And these days, Corbin bristles when asked about the negative campaign literature. She said Powers "works hard, has a lot of energy and cares deeply about her job."
Corbin's vote earlier this month helped Powers become vice mayor, a largely ceremonial council post that nonetheless generated three candidates and took two votes to decide.
"Like I said that night, nothing ever comes easy for me," Powers said.
Still, vice mayor is a long way from the days when Powers "knew every thrift shop in town," bought food in bulk with her Berkeley cooperative and lived as a single mom on a $155-a-month welfare check.
Remove her years as Dolphina, a welfare mom and council member, and the 47-year-old's life story still sounds like the stuff of novels. She's been a politician's wife; lived in a commune; protested for gay rights; spent time as a foster child; was ordained a minister to marry people for her wedding and catering business; and has worked as a bartender, an Amtrak red cap and a bank complaints clerk.
"I don't have skeletons in my closet," Powers said. "I have dinosaur bones."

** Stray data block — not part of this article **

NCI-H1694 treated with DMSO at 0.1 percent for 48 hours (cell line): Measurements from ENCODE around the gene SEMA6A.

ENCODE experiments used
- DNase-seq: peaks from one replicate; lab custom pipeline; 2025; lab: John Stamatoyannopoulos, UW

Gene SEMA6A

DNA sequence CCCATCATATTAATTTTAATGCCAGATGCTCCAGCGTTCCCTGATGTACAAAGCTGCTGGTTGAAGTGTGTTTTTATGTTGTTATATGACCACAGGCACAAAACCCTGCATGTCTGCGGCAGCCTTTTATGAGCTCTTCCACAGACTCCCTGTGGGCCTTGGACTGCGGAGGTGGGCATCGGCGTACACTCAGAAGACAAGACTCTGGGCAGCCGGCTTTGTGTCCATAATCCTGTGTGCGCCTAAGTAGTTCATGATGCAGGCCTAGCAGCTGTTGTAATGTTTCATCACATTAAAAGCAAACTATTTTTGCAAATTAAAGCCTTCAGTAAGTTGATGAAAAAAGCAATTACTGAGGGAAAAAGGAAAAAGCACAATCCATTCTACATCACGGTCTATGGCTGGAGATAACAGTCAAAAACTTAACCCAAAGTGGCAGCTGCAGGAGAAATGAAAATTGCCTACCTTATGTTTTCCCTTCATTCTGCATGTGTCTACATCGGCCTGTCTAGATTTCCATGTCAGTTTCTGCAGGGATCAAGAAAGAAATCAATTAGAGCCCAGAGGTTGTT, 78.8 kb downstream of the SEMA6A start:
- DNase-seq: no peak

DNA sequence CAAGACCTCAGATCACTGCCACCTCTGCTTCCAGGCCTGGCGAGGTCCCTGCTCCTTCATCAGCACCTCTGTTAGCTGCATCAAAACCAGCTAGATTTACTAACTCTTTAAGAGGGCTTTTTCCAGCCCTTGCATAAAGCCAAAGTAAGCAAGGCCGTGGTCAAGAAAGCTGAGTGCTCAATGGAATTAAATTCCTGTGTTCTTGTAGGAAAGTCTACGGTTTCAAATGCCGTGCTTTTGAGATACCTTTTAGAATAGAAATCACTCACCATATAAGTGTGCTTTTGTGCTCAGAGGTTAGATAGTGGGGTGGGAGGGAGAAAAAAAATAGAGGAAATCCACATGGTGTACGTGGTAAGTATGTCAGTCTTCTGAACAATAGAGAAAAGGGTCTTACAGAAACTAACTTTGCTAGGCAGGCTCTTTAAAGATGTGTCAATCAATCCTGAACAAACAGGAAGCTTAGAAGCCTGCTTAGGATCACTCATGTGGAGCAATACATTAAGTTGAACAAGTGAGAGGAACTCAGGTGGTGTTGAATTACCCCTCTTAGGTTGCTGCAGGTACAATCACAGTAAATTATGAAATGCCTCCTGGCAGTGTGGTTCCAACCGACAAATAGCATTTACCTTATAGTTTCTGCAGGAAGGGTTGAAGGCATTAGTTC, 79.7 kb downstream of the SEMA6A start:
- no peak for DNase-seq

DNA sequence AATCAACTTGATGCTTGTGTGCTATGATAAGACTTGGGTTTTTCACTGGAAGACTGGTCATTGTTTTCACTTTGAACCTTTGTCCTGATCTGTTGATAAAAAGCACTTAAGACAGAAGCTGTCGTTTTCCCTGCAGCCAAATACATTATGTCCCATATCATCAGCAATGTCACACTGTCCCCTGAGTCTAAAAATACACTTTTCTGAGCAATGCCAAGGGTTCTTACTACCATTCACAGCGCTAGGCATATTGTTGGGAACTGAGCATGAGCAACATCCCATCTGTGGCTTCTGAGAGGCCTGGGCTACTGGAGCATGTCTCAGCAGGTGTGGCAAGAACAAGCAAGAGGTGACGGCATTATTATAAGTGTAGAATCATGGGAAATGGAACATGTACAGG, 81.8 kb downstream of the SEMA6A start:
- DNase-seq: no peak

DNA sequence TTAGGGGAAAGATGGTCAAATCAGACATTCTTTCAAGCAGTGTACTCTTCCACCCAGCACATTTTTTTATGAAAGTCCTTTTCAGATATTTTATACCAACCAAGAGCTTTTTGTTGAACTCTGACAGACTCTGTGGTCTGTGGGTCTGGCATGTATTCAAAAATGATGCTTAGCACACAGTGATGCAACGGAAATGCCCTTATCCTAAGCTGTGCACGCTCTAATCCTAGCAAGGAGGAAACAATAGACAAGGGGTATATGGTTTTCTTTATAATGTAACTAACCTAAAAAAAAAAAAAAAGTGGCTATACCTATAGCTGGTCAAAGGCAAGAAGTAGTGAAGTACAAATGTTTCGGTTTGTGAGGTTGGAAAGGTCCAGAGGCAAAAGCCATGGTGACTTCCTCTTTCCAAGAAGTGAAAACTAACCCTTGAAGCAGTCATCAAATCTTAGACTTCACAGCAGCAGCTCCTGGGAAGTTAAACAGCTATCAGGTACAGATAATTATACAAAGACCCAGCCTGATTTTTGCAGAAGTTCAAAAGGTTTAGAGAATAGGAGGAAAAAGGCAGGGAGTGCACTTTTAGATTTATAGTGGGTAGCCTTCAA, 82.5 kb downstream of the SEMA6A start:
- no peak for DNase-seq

Raised by a single mother, Powers learned to cope early. Her mother "worked very hard" as a telephone operator, but made "lots of bad decisions" about men, money and alcohol. From ages 3 to 6, Powers was in foster care. She survived mental and physical abuse from a foster father and one of her stepfathers.
"I never had a safety net," Powers said. "Nobody ever talked about things like college to me."
At 17, she left home, and two years later landed in the fish tank. The job required her to lie naked on a bed of black velvet below the bar. She motioned as though a mermaid paddling through the sea, her miniaturized image projected through a periscope onto mirrors in the fish tank.